February 24, 2008
After a wilderness ski tour last weekend, my buddies and I staggered exhausted and odiferous into the Woody Creek Tavern for a pitcher of “Doggie Style” and a heaping platter of gooey nachos. We happened to sit down just as the final laps of the Daytona 500 came roaring into view on the bar TV.
It is impossible to avert one’s gaze from the hypnotic flickering of the TV, so I occasionally glanced at the Daytona while recounting with my friends the epic tour that had wrung out every toxin from our bodies. (We now were in the process of restoring those toxins with beer-guzzling and nacho-gnoshing.)
Glancing at the Daytona reminded me of a nagging question a friend had asked recently regarding the popular phenomenon of NASCAR. “What is it about NASCAR that is so popular?” he asked with incredulity. “I just don’t get what makes people so eager to watch cars run around in circles.”
I had pondered the question with blank incomprehension, but now that the Daytona was front and center, the query lodged in my gray matter the way a fiery jalapeno was just then cauterizing my tonsils. The two impulses generated some thoughts on the matter.
There is a formidable gap between participating in car racing and actually doing it. First, you can get killed car racing. Second, it’s illegal. Spectators are drawn to NASCAR by the vicarious pleasure of watching someone else do it … and do it better than the spectator probably could in the family SUV.
But there is more to NASCAR than vicarious thrills. NASCAR is a national religion for millions who find not only a visceral thrill in watching racers roar around a track, but who revel in a communal experience anchored in the great American car culture.
For more insight, I turned to an enormous coffee table-sized book, “Thrillcraft: The Motorized Consequences of Motorized Recreation,” a volume you never will find on the coffee table in any red, white and blue NASCAR household.
In it, writer and social critic James Howard Kunstler writes that the car culture is an off-shoot of suburbia, which solidified the role of the car in 20th century America. The NASCAR craze of the 21st century, he opines, occurs as the nation reaches the “absolute zenith” of automobile use.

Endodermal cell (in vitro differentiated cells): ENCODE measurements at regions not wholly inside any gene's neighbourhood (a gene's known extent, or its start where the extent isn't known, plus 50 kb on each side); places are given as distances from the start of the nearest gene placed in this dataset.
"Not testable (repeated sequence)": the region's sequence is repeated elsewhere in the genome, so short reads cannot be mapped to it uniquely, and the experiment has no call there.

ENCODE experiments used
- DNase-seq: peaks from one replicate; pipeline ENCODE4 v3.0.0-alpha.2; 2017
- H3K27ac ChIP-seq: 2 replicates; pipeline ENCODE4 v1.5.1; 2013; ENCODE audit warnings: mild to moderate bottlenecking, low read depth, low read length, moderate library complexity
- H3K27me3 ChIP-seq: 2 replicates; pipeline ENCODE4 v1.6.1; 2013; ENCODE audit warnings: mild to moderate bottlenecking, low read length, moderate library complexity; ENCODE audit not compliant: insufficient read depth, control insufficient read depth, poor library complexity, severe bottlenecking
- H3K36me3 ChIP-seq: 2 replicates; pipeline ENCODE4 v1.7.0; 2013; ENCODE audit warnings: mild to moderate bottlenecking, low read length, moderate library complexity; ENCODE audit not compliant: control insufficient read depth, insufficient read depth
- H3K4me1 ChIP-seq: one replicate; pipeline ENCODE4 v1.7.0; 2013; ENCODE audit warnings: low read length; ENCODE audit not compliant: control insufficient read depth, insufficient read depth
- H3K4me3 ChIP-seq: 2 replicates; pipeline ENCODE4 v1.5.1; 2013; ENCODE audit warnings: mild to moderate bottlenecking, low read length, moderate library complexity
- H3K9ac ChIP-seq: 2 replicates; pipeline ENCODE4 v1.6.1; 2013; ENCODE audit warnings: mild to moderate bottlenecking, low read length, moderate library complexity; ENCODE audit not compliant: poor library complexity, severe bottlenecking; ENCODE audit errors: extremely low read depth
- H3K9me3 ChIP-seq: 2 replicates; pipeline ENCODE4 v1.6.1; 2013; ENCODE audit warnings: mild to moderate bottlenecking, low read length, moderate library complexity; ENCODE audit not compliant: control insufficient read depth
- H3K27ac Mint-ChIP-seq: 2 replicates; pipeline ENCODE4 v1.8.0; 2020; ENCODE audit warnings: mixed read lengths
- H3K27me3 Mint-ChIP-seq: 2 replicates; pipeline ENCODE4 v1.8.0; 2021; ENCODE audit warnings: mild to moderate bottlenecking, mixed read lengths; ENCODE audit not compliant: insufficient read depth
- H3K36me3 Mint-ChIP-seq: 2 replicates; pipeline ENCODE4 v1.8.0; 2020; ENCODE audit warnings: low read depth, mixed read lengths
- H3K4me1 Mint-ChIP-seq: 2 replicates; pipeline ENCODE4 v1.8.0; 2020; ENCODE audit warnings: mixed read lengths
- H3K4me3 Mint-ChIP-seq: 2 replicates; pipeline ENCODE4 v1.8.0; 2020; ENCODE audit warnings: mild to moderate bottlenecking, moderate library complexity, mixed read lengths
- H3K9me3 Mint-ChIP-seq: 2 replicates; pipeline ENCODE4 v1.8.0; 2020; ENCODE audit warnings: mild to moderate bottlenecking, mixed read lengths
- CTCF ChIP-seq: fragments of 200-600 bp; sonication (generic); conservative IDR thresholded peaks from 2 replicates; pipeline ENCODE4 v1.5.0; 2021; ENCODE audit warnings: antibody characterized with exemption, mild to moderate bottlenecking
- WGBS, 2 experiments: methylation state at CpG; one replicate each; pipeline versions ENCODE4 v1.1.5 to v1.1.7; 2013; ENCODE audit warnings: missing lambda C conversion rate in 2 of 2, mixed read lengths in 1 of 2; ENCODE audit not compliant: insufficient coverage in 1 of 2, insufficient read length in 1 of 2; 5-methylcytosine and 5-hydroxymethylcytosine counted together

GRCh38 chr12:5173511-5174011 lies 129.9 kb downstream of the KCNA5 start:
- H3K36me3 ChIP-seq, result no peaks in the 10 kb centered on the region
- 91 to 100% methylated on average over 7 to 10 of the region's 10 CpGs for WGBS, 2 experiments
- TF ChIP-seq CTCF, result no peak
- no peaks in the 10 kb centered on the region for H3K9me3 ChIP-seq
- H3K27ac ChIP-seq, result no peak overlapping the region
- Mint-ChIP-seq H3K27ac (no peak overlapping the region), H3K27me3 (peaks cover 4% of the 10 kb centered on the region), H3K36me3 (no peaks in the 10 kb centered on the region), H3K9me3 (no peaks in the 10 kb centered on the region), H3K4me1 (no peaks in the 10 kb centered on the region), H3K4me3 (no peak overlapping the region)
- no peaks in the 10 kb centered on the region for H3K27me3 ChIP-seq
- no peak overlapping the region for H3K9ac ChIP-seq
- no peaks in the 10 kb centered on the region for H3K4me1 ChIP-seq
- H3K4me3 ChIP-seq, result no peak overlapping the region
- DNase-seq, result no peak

Since millions of Americans spend up to two hours a day commuting in their cars, they become fixated on their contrivances. Kunstler calls NASCAR the “apotheosis” of this fixation, particularly as it lionizes the “stock” car, which is quite different from the “sports” cars that are popular in European auto racing.
Millions of Americans find pleasure in NASCAR as a representation of their own commutes, or as Kunstler writes: “watching souped-up ordinary cars move symbolically around in circles.” At races, fans ballyhoo their heroes from grandstands and sky boxes, for an experience that, according to Kunstler, “is like sitting on a freeway overpass for five hours watching traffic.”
Historically, says Kunstler, NASCAR is a regional derivative: “The NASCAR subculture arose in the South, the old Dixie states, where the automobile had had tremendous social transformative power … where it liberated the red-necked peasantry from the oppression of geographic isolation.”
NASCAR is a balm, a salvation, says Kunstler, for “a nation of outsourced blue-collar jobs, shrinking incomes, vanishing medical insurance, rising fuel and heating costs and net-zero personal savings”
NASCAR also is a “projection of our will to power,” he adds, as are most “thrillcraft,” i.e. snowmobiles, jet skis, dirt bikes and four-wheelers. To stomp a gas pedal or throttle up a thrillcraft provides an extension of individual power that satisfies a need for something greater than one’s self.
Speed, power and noise become the intoxicants of the peak-oil culture in which NASCAR spectators feel emboldened to maintain the illusion that gas always will be affordable and available, both for their daily commutes and for shuttling to and from the spectacle of the NASCAR oval, the Elysian Fields of automotive absurdity.